Manuscripts for Econ Journal Watch (EJW) should be submitted via email in Microsoft Word (.docx or .doc) or OpenDocument (.odt) format, double spaced. Tables or graphs should be included in the body of the document.
Articles must conform to EJW style, which is based on the Chicago Manual of Style (14th edition). Articles do not have to be in that style when submitted, but after an article is accepted, the author is expected to make the appropriate changes. Authors are encouraged to use a down-to-earth style that does not compromise scholarliness. (For guidance on writing, we recommend Deirdre McCloskey’s book Economical Writing.)
Compared with typical academic journals, even other online journals, the editorial process of EJW is very swift and interactive. Editors often work directly with authors by phone or email. Submissions will be actively edited for style and expression. In these respects, the EJW editorial process is like that of a carefully edited magazine, but without any sacrifice to scholarliness.
- All submissions, other than Comments, should include an abstract of up to 150 words and a list of keywords.
- Parenthetic documentation should be used for citations, with a complete reference list including all cited work at the end of the article. Citations should be (author year) when referring to a complete work, e.g. (Friedman 1963), or (author year, page number) when referring to a specific point, e.g. (Keynes 1936, 172). Complete page numbers for book chapters and academic articles should be included in the Reference list.
- Footnotes should not be used for citations. Substantive footnotes should be included at the bottom of the page denoted by Arabic numbers.
- Long quotations of more than three lines of text should be indented, single spaced, and separated from the rest of the text by an additional line.
- Abbreviations should be used sparingly and only after identifying the complete name once (followed by the abbreviation in parentheses).
- Numbers, letters, or Roman numerals should not be used to divide sections. Major sections should be divided by a bold title in all caps centered on the page. When a major section is divided into at least two subsections, subsections should be identified by a title in bold, small caps, at the left side of the page. For example:
Specific examples of EJW reference style follow.
Keynes, John Maynard. 1920. The Economic Consequences of the Peace. New York: Harcourt, Brace and Howe.
Publication date should appear, without parentheses, following the author. Book titles should be italicized.
Smith, Adam. 1981 . An Inquiry into the Nature and Causes of the Wealth of Nations. Indianapolis: Liberty Fund.
Reprinted books should include the year of reprint and the original year of publication in [brackets].
Hayek, F.A. 1945. The Use of Knowledge in Society. American Economic Review 35(4): 519-530.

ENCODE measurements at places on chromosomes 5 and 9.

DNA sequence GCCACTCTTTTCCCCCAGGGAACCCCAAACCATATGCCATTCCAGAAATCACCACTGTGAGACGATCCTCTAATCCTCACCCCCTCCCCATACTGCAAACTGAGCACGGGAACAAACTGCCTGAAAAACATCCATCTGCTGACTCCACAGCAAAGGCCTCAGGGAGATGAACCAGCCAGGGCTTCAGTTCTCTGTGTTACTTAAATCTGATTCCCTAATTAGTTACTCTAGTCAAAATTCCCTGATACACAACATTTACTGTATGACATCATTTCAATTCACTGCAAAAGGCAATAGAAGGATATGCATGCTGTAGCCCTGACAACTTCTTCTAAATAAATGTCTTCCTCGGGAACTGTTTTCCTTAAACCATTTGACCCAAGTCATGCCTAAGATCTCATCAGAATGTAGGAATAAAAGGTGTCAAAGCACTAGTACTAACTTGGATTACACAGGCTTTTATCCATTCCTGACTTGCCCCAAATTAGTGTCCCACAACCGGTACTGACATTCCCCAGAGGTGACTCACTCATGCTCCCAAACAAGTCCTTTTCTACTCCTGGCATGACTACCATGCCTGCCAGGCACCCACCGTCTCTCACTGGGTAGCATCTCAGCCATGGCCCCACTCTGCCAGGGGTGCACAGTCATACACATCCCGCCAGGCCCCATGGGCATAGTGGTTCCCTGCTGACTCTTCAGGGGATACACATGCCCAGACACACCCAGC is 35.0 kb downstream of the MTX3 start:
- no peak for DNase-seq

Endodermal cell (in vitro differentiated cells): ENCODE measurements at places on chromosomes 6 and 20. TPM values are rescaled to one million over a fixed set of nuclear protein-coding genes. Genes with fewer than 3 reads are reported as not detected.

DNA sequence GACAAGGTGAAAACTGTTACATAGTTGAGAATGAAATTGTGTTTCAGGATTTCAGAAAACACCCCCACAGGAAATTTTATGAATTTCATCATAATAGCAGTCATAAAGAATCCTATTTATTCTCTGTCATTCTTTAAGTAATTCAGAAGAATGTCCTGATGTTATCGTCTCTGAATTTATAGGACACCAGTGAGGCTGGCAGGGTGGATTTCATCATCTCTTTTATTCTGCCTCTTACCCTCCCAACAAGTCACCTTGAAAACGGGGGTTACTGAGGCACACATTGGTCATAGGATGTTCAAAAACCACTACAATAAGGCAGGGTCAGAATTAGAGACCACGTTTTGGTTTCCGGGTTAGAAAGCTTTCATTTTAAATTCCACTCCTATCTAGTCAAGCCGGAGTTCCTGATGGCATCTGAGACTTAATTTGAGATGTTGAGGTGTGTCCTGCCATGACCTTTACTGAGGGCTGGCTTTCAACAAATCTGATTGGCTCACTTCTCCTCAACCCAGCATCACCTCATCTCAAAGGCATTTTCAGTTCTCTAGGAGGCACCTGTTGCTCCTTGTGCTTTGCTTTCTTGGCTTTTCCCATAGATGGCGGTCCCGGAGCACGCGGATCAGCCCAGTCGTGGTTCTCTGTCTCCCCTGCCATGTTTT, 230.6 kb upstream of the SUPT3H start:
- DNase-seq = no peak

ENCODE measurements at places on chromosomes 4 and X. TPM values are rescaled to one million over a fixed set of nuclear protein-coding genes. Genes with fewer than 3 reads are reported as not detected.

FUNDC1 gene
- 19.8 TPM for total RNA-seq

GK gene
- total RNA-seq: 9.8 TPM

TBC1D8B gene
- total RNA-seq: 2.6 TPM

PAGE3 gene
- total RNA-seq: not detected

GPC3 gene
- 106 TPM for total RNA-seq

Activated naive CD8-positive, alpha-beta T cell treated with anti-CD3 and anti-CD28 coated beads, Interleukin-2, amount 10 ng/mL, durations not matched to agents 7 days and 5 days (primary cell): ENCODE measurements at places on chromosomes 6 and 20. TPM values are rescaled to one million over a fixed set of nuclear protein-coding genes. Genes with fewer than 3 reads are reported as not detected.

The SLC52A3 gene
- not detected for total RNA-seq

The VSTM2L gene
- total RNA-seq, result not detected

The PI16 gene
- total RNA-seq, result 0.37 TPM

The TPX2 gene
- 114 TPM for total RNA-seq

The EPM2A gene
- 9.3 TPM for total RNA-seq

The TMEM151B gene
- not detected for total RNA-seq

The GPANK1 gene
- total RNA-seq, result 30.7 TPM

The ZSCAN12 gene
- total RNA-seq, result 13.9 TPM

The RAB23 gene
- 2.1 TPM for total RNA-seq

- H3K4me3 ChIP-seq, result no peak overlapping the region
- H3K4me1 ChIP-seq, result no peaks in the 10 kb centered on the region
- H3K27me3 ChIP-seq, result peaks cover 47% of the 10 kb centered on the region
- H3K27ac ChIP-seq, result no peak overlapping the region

Article titles should appear without quotation marks. 35 is the volume and (4) is the Number. Complete page numbers for the article should follow the colon without “pp”.
Fogel, Robert W., and Stanley L. Engerman. 1995 . Explaining the Relative Efficiency of Slave Agriculture in the American South. In Historical Perspectives on the American Economy, ed. Robert Whaples and Dianne C. Betts. Cambridge: Cambridge University Press, 226-256.
Be sure to include the page numbers for the entire article.
Working Papers and Self-Published Papers
Feldstein, Martin. 1997. Privatizing Social Security: The $10 Trillion Opportunity. The Cato Project on Social Security Privatization SSP No. 6. Washington, DC: Cato Institute.
For papers in a series, like the one above, the paper is listed as if it were a chapter and the series is treated as a book followed by the paper number.
Krugman, Paul, and Robert Lawrence. 1993. Trade, Jobs, and Wages. NBER Working Paper No. 4478. National Bureau of Economic Research, Cambridge, MA.
For working papers the city and state follow rather than precede the publisher.
Becker, Gary S. 2002. Happy Birthday, Milton Friedman. Business Week, July 1.
Newspaper citations are similar to magazine citations.
Sharma, Shefali, and Aviva Imhof. 1999. The Struggle for the Mun River: The World Bank’s Involvement in the Pak Mun Dam, Thailand. International Rivers Network, December. Online: www.irn.org/programs/pakmun/rep.o1toc.shtml (cited: November 2, 2000).
Probe Alert. 1999. Villagers Occupy World Bank Dam Site to Demand Compensation. Probe International, June. Online: www.probeinternational.org/probeint/probealerts/pa99june.html (cited: November 1, 2000).
If no author is identified, the publication series can be cited. Be sure to include the complete url and the date it was cited.
Legal cases are cited in the text like other sources, but the full citation appears at the end of the article under a special section: Cases Cited, which follows References.
In the text:
(U.S. v. Hooker 1994, 1039)
The case name is italicized and the page number follows the year.
At the end of the article under Cases Cited:
United States v. Hooker Chemical & Plastics Corp., 850 F.Supp. 993 (W.D.N.Y, 1994).